Cytotoxicity of the tooth paste formulations have been tested and confirmed that the formulations have no significant effect on the reduction of Vero cell viability (P < 0.05) up to the concentration of 320 μg/mL. Moreover, the tooth paste formulation (F3) was found to be stable up to 12 months without change in its physico-chemical properties. These finding authenticate F3 as an efficient tooth paste formulation than the others.
As an outcome of the present work, a polyherbal toothpaste was prepared with guava leaf powder possessing antimicrobial and antioxidant properties as a major ingredient. Other ingredients used in the tooth paste formulation were successful in removing stains from the teeth, cleansing oral cavity and acting as carriers of various therapeutic compounds. The uniqueness of the present study lies in formulating the toothpaste with natural herbs, absolutely void of chemicals in contrary to many commercially available tooth pastes which are made of chemicals. These chemicals act as potential carcinogens. Moreover, the tooth paste formulation (F3) was found to exhibit stability, abrasiveness with minimum effect on the enamel and negligible toxicity substantiating the suitability of the formulation for human application.
Availability of data and materials
The data related to current study are available from the corresponding author on reasonable request.
Bora A, Goswami A, Kundu GK, Ghosh B (2014) Antimicrobial efficacy of few commercially available herbal and non-herbal toothpastes against clinically isolated human cariogenic pathogens. JNDA 14:35–40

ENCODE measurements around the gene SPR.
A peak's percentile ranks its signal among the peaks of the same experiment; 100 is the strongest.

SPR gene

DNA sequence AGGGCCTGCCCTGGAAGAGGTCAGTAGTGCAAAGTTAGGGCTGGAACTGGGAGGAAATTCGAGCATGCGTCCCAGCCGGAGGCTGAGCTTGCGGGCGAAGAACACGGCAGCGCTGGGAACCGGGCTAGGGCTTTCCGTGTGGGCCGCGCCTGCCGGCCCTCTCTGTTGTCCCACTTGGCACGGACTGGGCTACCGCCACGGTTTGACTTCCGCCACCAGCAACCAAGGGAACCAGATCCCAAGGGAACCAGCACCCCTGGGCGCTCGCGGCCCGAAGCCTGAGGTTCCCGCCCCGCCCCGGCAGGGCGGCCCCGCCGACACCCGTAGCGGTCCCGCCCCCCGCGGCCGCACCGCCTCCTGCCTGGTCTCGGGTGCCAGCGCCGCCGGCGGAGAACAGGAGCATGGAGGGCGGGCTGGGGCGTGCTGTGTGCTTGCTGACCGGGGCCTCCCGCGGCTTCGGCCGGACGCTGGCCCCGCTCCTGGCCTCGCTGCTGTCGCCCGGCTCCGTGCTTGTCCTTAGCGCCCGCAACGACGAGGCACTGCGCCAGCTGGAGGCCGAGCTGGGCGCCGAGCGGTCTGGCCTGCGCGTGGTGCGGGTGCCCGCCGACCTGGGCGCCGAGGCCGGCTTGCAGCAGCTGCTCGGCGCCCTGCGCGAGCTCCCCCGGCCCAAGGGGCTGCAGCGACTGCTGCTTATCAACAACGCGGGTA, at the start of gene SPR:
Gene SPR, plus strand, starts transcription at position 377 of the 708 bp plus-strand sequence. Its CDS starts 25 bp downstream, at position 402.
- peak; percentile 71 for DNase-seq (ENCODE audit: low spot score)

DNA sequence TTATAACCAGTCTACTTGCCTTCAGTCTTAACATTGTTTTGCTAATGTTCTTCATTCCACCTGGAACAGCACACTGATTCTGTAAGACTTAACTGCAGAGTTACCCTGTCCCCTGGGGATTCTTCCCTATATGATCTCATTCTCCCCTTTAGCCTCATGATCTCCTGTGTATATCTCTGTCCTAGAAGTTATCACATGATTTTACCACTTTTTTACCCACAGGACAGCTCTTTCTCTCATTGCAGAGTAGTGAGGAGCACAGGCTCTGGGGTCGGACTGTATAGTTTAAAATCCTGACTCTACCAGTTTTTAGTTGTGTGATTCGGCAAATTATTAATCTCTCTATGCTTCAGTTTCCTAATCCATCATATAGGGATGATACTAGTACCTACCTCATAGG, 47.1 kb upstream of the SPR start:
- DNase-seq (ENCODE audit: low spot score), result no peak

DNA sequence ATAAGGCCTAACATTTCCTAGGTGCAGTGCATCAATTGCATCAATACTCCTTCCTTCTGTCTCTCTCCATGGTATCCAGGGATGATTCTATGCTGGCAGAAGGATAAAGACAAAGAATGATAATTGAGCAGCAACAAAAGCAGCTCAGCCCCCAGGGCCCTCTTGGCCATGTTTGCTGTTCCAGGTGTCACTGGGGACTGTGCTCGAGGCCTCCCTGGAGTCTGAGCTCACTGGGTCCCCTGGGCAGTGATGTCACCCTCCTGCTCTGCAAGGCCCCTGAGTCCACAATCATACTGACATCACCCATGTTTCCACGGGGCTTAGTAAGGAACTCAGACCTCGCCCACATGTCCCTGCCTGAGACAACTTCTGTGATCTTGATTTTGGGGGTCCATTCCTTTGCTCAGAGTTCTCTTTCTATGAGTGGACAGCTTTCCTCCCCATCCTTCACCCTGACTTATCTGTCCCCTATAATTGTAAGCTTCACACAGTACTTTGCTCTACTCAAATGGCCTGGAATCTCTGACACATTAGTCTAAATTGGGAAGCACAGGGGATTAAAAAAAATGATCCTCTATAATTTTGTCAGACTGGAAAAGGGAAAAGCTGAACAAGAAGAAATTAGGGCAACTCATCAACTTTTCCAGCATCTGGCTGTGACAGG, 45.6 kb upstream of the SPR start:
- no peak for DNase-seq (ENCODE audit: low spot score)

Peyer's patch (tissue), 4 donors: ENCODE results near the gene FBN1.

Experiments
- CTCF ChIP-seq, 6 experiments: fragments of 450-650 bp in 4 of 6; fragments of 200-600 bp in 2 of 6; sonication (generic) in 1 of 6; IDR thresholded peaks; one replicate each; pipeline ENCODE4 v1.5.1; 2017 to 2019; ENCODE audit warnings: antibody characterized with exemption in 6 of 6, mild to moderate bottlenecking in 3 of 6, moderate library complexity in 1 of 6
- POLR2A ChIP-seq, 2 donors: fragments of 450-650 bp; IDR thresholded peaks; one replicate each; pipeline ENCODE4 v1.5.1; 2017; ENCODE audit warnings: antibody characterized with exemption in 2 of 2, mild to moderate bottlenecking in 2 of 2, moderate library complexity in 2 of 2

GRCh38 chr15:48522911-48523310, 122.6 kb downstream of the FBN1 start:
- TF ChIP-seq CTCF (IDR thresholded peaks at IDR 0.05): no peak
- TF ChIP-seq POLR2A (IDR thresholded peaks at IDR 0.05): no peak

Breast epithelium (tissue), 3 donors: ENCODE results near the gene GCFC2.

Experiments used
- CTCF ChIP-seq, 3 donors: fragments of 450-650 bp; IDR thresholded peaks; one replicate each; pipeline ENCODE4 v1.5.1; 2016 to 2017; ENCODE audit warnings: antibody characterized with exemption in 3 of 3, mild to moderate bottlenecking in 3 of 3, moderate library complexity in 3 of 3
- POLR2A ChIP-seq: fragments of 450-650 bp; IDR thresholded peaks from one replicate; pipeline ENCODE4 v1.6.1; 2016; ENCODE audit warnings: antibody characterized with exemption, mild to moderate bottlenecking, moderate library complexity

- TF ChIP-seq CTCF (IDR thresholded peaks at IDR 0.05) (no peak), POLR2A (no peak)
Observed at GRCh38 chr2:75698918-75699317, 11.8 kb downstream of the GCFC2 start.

Bouassida M, Fourati N, Krichen F, ZouariR Ellouz-Chaabouni S, Ghribi D (2017) Potential application of Bacillus subtilis SPB1 lipopeptides in toothpaste formulation. J Adv Res 8:425–433
Christianson DW (2017) Structural and chemical biology of terpenoid cyclases. Chem Rev 117: 11570–11648
Das I, Roy S, Chandni S, Karthik L, Kumar G, Rao KVB (2013) Biosurfactant from marine actinobacteria and its application in cosmetic formulation of toothpaste. Der Pharmacia Lettre 5:1–6
Farag MA, Al-Mahdy DA, Salah El Dine R, Fahmy S, Yassin A, Porzel A, Brandt W (2015) Structure activity relationships of antimicrobial gallic acid derivatives from pomegranate and Acacia fruit extracts against potato bacterial wilt pathogen. Chem Biodivers 12:955–962
Horticultural Statistics at a Glance (2017) http://nhb.gov.in/statistics/Publication/Horticulture%20At%20a%20Glance%202017%20for%20net%20uplod%20(2).pdf. Accessed 3 June 2019
Karp S, Wyrwisz J, Kurek MA, Wierzbicka A (2017) Combined use of cocoa dietary fibre and steviol glycosides in low-calorie muffins production. Int J Food Sci Technol 52:944–953
Kumar A, Agarwal DK, Kumar S, Reddy YM, Chintagunta AD, Saritha KV, Pal Govind, Jeevan Kumar SP (2019) Nutraceuticals derived from seed storage proteins: implications for health wellness. Biocatal Agric Biotechnol 17:710–719